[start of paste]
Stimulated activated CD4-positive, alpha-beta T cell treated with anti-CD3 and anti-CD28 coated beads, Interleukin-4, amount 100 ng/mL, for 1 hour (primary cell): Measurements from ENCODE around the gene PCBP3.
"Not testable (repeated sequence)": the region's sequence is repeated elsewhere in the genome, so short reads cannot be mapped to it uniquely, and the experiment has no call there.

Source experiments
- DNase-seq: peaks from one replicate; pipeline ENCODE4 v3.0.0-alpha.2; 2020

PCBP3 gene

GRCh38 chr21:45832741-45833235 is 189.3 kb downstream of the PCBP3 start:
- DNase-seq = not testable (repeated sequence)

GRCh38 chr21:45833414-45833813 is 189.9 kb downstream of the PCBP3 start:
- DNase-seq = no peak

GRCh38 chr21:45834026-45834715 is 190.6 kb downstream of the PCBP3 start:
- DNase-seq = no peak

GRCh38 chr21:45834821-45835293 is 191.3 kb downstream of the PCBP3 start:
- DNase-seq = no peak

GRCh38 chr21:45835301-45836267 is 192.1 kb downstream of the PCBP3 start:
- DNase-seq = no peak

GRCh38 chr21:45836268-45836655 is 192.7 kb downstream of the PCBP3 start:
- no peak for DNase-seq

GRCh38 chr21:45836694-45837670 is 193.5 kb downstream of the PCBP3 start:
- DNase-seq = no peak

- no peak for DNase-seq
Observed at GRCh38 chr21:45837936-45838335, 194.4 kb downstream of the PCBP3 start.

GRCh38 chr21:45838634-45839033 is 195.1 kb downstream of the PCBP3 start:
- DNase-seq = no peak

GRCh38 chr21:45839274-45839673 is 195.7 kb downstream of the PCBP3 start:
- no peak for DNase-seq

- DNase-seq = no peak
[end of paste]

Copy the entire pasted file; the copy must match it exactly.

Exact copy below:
Stimulated activated CD4-positive, alpha-beta T cell treated with anti-CD3 and anti-CD28 coated beads, Interleukin-4, amount 100 ng/mL, for 1 hour (primary cell): Measurements from ENCODE around the gene PCBP3.
"Not testable (repeated sequence)": the region's sequence is repeated elsewhere in the genome, so short reads cannot be mapped to it uniquely, and the experiment has no call there.

Source experiments
- DNase-seq: peaks from one replicate; pipeline ENCODE4 v3.0.0-alpha.2; 2020

PCBP3 gene

GRCh38 chr21:45832741-45833235 is 189.3 kb downstream of the PCBP3 start:
- DNase-seq = not testable (repeated sequence)

GRCh38 chr21:45833414-45833813 is 189.9 kb downstream of the PCBP3 start:
- DNase-seq = no peak

GRCh38 chr21:45834026-45834715 is 190.6 kb downstream of the PCBP3 start:
- DNase-seq = no peak

GRCh38 chr21:45834821-45835293 is 191.3 kb downstream of the PCBP3 start:
- DNase-seq = no peak

GRCh38 chr21:45835301-45836267 is 192.1 kb downstream of the PCBP3 start:
- DNase-seq = no peak

GRCh38 chr21:45836268-45836655 is 192.7 kb downstream of the PCBP3 start:
- no peak for DNase-seq

GRCh38 chr21:45836694-45837670 is 193.5 kb downstream of the PCBP3 start:
- DNase-seq = no peak

- no peak for DNase-seq
Observed at GRCh38 chr21:45837936-45838335, 194.4 kb downstream of the PCBP3 start.

GRCh38 chr21:45838634-45839033 is 195.1 kb downstream of the PCBP3 start:
- DNase-seq = no peak

GRCh38 chr21:45839274-45839673 is 195.7 kb downstream of the PCBP3 start:
- no peak for DNase-seq

- DNase-seq = no peak